Collins’s formation was wholly typical of separatist activists of the period. He believed, without equivocation, that the Irish were a separate nation and because of this they had a moral entitlement to self-governance. When he considered contemporary Ireland, however, what Collins thought he saw, far too often, was “English civilisation”: “the horizon of our people has become bounded by the daily newspaper, the public house, and the racecourse”. The “biggest task”, he wrote, was the “restoration of the Irish language . . . until we have it again on our tongues and in our minds we are not free”. All of this was second-hand thinking. He was repeating ideas that had become orthodoxy within his milieu.

The tendency to represent Collins as a lost moderniser ignores the evidence of just how strong the ‘Gaelic Romantic’ strain of thought was within his mental make-up. When Collins imagined the Ireland that he dreamed of, like de Valera, he saw an idealised version of his rural upbringing. In Frank O’Connor’s words, he was “a man possessed of a boyish loyalty; a vision of whitewashed cottages, of old people sitting by the fire, of horses outside the forge on a summer evening”. De Valera lived long enough for the term ‘frugal comfort’ – the state he associated with the ideal version of that life – to become the subject of derision. If Collins had lived his equivalent might have been ‘fair comfort’ or, a little more optimistically, ‘moderate luxury’, terms he used in the essay Building up Ireland: Resources to be Developed.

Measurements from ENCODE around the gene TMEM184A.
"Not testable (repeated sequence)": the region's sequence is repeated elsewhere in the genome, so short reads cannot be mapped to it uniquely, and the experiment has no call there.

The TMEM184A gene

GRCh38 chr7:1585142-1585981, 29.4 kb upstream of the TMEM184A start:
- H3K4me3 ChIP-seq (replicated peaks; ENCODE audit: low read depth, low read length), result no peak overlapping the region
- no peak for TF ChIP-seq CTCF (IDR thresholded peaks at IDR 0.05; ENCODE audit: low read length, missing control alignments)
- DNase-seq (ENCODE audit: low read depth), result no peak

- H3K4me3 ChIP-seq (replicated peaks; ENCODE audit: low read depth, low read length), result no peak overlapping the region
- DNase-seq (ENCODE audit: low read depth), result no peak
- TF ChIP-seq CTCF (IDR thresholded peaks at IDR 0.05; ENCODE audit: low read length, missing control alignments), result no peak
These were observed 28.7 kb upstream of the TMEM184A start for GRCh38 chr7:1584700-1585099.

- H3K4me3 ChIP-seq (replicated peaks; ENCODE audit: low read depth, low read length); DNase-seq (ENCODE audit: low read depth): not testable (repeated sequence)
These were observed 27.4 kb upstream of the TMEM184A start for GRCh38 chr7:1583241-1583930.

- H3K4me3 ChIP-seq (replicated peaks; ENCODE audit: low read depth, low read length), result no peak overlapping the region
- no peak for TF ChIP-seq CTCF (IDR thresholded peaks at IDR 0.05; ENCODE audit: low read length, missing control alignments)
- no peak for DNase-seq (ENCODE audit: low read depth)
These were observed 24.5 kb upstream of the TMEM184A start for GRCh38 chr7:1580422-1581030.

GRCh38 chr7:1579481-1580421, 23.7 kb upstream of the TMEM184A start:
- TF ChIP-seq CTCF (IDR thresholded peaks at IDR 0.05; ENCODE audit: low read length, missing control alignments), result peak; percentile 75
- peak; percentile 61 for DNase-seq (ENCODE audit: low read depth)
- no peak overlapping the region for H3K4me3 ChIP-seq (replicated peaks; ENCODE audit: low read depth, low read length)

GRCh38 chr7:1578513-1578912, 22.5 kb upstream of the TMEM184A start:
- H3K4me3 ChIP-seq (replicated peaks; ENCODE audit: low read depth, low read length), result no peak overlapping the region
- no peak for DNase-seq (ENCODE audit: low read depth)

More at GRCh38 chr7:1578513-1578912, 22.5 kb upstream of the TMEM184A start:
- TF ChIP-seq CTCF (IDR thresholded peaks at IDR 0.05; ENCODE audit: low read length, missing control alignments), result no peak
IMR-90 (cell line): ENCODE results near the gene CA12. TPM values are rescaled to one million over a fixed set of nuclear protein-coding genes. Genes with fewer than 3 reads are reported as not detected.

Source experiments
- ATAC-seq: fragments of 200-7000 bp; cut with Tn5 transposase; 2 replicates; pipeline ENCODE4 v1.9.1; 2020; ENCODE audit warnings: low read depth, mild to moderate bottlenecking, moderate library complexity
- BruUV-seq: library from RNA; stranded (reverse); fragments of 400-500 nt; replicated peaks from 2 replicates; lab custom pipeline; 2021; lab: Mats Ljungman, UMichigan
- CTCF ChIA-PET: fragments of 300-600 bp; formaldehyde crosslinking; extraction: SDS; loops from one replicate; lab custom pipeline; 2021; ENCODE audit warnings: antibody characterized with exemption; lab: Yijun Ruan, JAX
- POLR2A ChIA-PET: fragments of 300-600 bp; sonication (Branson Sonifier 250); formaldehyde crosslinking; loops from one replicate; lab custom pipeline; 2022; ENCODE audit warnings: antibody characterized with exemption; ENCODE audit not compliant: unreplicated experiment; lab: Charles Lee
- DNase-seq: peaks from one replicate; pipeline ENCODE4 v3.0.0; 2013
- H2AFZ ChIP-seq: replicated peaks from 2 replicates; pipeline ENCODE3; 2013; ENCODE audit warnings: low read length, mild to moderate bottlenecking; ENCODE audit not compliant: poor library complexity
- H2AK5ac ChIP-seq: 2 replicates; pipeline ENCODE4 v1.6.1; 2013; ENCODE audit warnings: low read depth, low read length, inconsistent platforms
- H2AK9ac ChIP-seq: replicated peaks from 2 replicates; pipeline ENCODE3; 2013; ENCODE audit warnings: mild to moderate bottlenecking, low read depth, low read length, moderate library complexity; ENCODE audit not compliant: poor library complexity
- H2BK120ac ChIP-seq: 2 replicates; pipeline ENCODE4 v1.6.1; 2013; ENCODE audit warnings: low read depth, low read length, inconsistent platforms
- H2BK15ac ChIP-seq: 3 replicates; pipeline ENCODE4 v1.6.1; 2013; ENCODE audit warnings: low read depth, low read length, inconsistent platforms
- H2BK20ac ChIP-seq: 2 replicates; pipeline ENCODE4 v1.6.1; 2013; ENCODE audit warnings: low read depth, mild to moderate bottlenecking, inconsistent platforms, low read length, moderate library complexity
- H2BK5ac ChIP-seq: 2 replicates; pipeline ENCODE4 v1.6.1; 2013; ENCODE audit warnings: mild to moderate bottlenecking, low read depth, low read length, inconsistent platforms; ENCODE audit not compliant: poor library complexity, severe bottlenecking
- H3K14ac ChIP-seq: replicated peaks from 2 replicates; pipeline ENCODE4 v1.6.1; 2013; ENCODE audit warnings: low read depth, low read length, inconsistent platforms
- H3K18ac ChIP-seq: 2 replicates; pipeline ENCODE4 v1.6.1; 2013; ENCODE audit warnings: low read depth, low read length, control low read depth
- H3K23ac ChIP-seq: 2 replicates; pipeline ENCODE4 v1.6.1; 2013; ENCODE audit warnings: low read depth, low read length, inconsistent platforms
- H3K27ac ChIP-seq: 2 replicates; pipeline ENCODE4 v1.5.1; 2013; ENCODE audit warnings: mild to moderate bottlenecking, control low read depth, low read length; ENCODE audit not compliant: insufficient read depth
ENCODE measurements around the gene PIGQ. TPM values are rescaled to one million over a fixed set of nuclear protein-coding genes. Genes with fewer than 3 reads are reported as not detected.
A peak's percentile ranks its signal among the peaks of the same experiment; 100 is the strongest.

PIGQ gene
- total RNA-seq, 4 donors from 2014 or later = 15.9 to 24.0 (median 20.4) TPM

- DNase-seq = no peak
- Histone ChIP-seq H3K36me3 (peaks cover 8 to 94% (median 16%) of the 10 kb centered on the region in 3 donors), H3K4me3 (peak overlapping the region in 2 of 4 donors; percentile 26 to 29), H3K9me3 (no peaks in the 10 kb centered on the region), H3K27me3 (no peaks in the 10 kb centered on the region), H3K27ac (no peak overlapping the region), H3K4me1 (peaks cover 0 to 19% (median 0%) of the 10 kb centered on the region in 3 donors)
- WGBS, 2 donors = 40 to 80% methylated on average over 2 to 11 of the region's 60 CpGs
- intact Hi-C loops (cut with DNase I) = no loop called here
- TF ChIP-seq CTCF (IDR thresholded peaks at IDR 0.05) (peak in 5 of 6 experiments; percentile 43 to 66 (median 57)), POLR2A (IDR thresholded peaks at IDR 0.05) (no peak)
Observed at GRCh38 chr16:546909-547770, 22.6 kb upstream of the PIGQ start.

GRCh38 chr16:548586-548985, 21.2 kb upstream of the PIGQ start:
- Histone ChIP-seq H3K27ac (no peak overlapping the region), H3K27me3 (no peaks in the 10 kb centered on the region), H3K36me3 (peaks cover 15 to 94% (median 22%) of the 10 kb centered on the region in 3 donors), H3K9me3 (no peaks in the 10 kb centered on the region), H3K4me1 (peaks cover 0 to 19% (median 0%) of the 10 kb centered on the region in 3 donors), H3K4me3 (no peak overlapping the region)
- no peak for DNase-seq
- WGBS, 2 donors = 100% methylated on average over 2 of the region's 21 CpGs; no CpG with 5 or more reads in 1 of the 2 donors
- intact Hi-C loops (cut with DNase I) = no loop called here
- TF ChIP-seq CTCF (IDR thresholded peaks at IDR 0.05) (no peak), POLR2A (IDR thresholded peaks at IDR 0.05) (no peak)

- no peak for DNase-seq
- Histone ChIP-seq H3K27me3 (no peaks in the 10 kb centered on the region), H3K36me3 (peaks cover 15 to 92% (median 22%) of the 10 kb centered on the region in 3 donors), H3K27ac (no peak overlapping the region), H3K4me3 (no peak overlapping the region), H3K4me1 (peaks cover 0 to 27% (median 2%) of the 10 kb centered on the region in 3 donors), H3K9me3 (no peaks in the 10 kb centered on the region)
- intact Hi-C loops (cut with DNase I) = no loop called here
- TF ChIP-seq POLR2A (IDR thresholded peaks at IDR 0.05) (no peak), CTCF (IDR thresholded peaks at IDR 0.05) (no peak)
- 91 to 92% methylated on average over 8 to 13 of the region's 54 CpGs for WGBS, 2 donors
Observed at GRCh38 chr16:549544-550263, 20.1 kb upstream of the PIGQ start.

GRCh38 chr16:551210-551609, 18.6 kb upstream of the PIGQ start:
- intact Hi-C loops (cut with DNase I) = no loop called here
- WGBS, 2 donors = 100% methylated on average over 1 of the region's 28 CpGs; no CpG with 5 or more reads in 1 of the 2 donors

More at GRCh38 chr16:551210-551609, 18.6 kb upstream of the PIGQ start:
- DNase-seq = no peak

Once free, he assumed, Ireland would prosper because the land was abundant with ‘natural resources’ while the purpose of economic activity would be to achieve “the higher things in which the spirit finds its satisfaction”. There is no mistaking the parallels with de Valera’s famous speech of 20 years later about “the Ireland that we dreamed of . . . the home of a people who valued material wealth only as a basis for right living, of a people who, satisfied with frugal comfort, devoted their leisure to the things of the spirit”. It is impossible to tell whether Collins would have pursued this ideal any differently from de Valera. There are, however, signs of the language of protectionism, tillage and self-sufficiency, borrowed from Arthur Griffith, that would sit at the core of Fianna Fáil’s economic approach from the 1920s through to the 1950s.